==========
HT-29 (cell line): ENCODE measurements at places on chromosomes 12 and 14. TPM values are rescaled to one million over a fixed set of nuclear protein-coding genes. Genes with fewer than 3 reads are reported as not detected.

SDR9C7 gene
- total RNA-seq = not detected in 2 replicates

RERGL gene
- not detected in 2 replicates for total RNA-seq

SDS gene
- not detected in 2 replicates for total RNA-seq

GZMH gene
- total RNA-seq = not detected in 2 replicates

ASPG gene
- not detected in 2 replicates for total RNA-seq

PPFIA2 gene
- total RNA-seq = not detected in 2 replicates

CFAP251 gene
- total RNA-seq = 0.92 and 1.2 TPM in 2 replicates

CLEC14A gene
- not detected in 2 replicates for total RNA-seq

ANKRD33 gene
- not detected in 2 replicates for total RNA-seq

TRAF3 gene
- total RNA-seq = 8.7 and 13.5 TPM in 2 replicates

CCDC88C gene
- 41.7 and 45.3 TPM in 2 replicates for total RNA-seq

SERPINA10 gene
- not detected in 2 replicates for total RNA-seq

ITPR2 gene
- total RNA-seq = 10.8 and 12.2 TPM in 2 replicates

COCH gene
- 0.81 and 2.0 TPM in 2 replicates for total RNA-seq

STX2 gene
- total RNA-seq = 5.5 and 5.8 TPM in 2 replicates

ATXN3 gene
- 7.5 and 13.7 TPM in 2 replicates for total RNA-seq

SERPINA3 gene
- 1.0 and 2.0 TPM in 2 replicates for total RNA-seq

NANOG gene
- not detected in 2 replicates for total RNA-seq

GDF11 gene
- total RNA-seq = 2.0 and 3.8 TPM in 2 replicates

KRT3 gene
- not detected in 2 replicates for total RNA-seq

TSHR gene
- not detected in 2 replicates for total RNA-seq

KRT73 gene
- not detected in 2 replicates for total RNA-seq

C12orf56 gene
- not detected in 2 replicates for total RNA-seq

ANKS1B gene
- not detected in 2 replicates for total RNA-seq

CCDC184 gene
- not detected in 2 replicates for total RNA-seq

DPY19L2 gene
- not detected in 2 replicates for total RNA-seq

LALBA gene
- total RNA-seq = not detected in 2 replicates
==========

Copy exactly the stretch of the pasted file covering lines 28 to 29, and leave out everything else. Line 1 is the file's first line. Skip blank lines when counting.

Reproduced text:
COCH gene
- 0.81 and 2.0 TPM in 2 replicates for total RNA-seq